Russian intelligence operatives tried in 2013 to recruit an American businessman and eventual foreign policy adviser to the Trump campaign who is now part of the F.B.I. investigation into Russia’s interference into the American election, according to federal court documents and a statement issued by the businessman.
The businessman, Carter Page, met with one of three Russians who were eventually charged with being undeclared officers with Russia’s foreign intelligence service, known as the S.V.R. The F.B.I. interviewed Mr. Page in 2013 as part of an investigation into the spy ring, but decided that he had not known the man was a spy, and the bureau never accused Mr. Page of wrongdoing.
The court documents say that Mr. Page, who founded an investment company in New York called Global Energy Capital, provided documents about the energy business to one of the Russians, Victor Podobnyy, thinking he was a businessman who could help with brokering deals in Russia.
In fact, Mr. Podobnyy was an S.V.R. officer posing as an attaché at the Russian mission to the United Nations.
The disclosure is the latest to shed light on Mr. Page’s extensive contacts with Russian businessmen and government officials. A former Moscow-based investment banker for Merrill Lynch, Mr. Page joined the Trump campaign last year and traveled to Russia in July to deliver a speech to the New Economic School, a Moscow university.
The trip caught the attention of United States intelligence agencies. Later that month, the F.B.I. opened a counterintelligence investigation into Russian attempts to influence the presidential election and whether any of Mr. Trump’s associates were involved in that effort. American businessmen who visit Russia, even those who are not advising a presidential campaign, are frequently targeted by Russian operatives trying to collect information about the United States.
Mr. Page has given few specifics about whom he met with on that trip. In an interview with The New York Times last month, he said he had met with “mostly scholars.”
According to the court documents filed in 2015, the F.B.I. secretly recorded Mr. Podobnyy and another Russian operative named Igor Sporyshev discussing efforts to recruit Mr. Page, who was then working in New York as a consultant.
To record their conversations, the F.B.I. inserted a listening device into binders that were passed to the Russian intelligence operatives during an energy conference, according to a former United States intelligence official. The Russians then took the binders into a secure room where they thought they could evade American intelligence eavesdropping attempts.
In a transcript of the conversation included in the court documents, Mr. Podobnyy tells his Russian colleague that Mr. Page frequently flies to Moscow and is interested in earning large sums of money. Mr. Page was apparently interested in striking a deal with Gazprom, the Russian state-run oil firm, according to the transcript. Mr. Podobnyy called Mr. Page an “idiot” but said he was enthusiastic.
Russian intelligence officers had been given the task of gathering information on potential United States sanctions against their country, according to the F.B.I., and the three men were focused on economic issues in particular. The third Russian spy, Evgeny Buryakov, posed as an employee of a Russian bank. Mr. Sporyshev worked as a trade representative of the Russian Federation in New York.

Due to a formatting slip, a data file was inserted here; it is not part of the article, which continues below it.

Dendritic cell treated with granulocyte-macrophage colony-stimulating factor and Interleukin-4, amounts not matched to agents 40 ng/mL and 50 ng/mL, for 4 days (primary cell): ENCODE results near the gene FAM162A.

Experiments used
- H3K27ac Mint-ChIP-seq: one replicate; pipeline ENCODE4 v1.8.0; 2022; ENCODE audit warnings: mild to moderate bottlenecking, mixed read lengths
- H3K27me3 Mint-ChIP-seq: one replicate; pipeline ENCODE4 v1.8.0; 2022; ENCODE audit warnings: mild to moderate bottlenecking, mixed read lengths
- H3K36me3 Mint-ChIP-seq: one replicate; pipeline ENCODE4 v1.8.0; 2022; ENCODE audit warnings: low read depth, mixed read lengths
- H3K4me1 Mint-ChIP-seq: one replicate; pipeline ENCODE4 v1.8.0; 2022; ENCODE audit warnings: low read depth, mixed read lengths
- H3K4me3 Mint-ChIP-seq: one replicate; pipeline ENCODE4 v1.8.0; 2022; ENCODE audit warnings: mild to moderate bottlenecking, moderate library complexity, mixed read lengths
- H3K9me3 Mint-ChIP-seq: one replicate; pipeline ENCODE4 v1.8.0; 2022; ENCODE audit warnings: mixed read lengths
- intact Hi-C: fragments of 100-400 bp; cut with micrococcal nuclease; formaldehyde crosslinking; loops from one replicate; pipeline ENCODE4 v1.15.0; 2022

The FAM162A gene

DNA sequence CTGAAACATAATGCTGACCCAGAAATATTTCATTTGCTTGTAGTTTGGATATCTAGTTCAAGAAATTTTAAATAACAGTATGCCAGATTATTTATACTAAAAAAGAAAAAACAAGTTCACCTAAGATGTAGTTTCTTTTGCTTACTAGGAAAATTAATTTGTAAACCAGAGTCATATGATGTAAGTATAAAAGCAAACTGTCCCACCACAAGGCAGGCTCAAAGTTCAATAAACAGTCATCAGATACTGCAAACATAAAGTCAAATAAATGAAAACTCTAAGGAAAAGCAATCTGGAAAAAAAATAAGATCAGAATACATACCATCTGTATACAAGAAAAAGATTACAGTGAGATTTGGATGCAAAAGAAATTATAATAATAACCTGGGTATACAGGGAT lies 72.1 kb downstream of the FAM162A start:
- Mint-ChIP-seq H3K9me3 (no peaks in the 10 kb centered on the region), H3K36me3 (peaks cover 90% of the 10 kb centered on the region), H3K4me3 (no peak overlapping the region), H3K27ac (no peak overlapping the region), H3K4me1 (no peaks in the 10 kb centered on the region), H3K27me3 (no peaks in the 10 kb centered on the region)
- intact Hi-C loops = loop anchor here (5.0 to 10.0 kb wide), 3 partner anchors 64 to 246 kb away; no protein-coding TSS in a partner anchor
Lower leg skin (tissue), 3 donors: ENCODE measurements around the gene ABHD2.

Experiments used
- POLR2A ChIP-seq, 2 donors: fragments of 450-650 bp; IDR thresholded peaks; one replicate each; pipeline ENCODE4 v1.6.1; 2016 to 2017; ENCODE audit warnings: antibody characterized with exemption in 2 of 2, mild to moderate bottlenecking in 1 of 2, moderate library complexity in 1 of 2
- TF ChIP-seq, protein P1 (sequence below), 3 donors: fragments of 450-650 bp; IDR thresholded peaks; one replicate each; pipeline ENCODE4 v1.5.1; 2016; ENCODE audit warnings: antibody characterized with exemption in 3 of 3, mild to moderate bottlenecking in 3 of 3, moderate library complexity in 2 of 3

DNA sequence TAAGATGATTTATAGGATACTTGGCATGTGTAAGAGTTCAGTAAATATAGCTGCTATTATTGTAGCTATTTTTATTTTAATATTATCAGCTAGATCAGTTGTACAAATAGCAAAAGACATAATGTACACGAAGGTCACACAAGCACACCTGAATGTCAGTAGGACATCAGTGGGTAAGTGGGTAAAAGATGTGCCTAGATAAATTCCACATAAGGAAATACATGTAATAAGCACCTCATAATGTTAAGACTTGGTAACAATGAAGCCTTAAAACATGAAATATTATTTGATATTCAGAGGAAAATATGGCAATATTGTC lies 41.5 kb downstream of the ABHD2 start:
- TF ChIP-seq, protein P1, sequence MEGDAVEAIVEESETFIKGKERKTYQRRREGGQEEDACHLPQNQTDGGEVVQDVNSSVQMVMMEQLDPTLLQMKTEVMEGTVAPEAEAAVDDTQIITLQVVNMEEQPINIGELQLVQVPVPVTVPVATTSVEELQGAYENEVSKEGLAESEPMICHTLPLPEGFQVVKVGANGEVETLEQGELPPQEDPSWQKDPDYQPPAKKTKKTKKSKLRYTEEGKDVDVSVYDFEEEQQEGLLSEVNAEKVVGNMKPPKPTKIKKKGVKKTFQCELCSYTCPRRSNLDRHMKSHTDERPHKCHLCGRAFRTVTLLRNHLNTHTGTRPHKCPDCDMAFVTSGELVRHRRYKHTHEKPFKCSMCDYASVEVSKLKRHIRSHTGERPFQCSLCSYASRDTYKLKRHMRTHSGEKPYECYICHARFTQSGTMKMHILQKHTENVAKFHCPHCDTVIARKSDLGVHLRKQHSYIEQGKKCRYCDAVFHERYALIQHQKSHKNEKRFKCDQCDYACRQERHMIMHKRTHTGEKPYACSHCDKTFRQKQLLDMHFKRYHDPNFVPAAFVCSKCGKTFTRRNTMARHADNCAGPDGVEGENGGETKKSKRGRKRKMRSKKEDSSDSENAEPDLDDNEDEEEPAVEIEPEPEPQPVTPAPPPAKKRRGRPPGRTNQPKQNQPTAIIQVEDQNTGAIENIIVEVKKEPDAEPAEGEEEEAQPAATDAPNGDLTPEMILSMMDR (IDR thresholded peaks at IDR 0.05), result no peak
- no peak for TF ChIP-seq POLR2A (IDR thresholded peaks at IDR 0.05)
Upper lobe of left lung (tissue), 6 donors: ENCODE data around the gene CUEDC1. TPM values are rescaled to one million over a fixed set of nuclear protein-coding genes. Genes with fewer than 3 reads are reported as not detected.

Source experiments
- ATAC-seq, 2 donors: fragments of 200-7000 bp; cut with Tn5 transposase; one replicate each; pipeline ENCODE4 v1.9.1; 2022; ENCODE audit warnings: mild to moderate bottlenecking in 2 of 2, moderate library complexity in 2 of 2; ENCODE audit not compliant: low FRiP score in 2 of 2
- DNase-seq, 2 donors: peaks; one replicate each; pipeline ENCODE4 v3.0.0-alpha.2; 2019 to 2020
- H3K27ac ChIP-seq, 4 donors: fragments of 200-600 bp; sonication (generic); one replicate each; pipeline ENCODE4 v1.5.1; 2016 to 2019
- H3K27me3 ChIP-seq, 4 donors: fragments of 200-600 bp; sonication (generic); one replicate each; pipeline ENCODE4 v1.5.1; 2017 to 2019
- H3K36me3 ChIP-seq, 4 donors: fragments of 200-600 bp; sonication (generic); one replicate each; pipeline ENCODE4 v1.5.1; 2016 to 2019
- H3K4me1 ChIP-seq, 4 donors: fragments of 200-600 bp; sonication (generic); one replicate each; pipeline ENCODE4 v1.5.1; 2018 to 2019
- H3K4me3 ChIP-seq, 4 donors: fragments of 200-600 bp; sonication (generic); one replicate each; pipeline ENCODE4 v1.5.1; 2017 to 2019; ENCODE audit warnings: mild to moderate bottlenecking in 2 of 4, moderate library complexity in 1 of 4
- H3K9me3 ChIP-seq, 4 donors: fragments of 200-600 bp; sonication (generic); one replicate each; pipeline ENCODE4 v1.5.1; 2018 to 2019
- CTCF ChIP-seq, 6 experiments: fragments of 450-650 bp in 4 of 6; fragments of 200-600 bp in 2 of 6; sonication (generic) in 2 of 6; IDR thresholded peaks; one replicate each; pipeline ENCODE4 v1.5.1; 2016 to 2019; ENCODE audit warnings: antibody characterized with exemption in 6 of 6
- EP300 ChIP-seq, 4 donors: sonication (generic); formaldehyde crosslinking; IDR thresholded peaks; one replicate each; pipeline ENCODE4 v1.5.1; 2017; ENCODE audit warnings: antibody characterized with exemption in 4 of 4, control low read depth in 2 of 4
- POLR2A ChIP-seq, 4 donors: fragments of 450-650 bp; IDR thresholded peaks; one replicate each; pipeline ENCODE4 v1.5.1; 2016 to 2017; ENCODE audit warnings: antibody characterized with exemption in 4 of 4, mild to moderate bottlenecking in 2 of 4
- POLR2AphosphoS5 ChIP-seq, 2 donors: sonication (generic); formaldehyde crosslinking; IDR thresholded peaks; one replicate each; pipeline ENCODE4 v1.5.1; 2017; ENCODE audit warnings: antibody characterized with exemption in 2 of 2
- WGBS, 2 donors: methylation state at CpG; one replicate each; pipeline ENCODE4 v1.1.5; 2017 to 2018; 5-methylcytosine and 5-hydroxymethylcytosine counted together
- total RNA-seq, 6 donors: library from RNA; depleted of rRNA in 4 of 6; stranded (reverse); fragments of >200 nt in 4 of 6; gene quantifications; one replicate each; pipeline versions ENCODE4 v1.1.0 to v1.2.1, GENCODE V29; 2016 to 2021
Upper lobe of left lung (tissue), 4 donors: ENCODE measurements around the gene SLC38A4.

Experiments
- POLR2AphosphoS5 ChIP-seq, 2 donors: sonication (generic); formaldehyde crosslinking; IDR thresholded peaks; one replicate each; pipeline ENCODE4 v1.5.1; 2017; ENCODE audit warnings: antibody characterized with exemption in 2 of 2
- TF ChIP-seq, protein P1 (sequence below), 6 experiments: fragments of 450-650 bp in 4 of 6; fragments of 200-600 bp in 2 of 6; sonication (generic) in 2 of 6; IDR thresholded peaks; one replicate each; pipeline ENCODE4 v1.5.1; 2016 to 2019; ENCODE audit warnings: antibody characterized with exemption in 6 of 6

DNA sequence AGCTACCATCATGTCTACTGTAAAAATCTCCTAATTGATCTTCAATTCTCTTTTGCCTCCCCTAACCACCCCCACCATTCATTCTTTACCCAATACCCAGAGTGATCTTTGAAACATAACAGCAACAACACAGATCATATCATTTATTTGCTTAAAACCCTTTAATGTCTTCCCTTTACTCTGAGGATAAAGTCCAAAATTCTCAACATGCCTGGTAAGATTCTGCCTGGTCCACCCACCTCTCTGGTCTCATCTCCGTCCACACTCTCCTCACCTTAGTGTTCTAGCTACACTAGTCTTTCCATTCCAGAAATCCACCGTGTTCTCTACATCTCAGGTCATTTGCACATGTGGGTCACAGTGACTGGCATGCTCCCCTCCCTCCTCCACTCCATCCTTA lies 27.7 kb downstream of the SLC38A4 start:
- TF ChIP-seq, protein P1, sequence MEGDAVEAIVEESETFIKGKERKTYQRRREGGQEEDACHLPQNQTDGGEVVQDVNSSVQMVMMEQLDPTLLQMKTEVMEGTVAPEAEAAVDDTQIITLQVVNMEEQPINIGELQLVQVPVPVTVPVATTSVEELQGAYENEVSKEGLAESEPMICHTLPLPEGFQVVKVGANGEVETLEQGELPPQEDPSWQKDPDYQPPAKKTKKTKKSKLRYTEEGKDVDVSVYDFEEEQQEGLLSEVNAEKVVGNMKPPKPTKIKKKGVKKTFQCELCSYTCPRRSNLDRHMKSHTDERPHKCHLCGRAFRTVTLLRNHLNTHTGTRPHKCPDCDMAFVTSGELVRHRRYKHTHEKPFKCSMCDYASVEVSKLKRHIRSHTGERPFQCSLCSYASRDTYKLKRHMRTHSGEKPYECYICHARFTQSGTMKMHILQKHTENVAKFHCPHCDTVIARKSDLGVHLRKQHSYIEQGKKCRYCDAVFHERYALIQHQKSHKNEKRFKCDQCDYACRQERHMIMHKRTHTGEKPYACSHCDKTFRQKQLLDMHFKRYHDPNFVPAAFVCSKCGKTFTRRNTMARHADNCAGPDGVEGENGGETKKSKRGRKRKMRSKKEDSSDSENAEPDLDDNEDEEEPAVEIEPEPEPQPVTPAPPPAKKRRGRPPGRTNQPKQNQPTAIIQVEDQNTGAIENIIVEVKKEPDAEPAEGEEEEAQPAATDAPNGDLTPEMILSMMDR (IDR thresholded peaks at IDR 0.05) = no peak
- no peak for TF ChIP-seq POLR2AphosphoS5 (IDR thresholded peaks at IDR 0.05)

Mr. Podobnyy promised through his contacts with Russian trade officials to steer contracts to Mr. Page.
“I will feed him empty promises,” he was overheard saying, according to the transcript.
In June 2013, the F.B.I. interviewed Mr. Page, who said he had first met Mr. Podobnyy at an energy symposium in New York earlier that year. Mr. Page said that he had exchanged emails with Mr. Podobnyy about the energy business, that they had met in person once to talk about the energy industry, and that he had also given Mr. Podobnyy documents about the energy business.
In his emailed statement, Mr. Page said, “as I explained to federal authorities prior to the January 2015 filing of this case, I shared basic immaterial information and publicly available research documents with Podobnyy who then served as a junior attaché at the Permanent Mission of the Russian Federation to the United Nations.”
Mr. Page, who at the time was also teaching a course on energy and politics at New York University, said in his statement that he had given the Russian “nothing more than a few samples from the far more detailed lectures I was preparing at the time for the students.”
Though charged, Mr. Podobnyy and Mr. Sporyshev were protected by diplomatic immunity from arrest and prosecution while in the United States, but Mr. Buryakov, who was working under what is known as “non-official cover,” had entered the United States as a private citizen and did not have diplomatic immunity. Mr. Buryakov was arrested in 2015 and later pleaded guilty to conspiring to act as an unregistered foreign agent. Last year, he was sentenced to 30 months in prison.
“Evgeny Buryakov, in the guise of being a legitimate banker, gathered intelligence as an agent of the Russian Federation in New York,” Preet Bharara, the United States attorney in Manhattan at the time, said in a statement after Mr. Buryakov’s sentencing.